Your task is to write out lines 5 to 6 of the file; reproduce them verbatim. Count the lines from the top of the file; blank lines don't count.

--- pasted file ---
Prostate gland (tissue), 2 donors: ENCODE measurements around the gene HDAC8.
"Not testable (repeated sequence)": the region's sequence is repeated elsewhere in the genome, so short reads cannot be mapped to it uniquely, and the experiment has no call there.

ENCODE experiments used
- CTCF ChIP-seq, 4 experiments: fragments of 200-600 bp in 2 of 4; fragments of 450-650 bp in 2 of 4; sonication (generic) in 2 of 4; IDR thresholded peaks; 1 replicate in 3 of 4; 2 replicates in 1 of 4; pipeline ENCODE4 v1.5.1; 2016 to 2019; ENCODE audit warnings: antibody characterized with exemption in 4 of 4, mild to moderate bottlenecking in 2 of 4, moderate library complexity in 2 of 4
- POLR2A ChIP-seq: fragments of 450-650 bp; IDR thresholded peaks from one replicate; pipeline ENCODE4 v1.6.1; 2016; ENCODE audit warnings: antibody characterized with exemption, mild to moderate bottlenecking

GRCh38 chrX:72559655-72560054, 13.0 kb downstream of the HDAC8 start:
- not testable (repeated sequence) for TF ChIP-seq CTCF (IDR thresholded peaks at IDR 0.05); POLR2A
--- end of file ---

- POLR2A ChIP-seq: fragments of 450-650 bp; IDR thresholded peaks from one replicate; pipeline ENCODE4 v1.6.1; 2016; ENCODE audit warnings: antibody characterized with exemption, mild to moderate bottlenecking

GRCh38 chrX:72559655-72560054, 13.0 kb downstream of the HDAC8 start: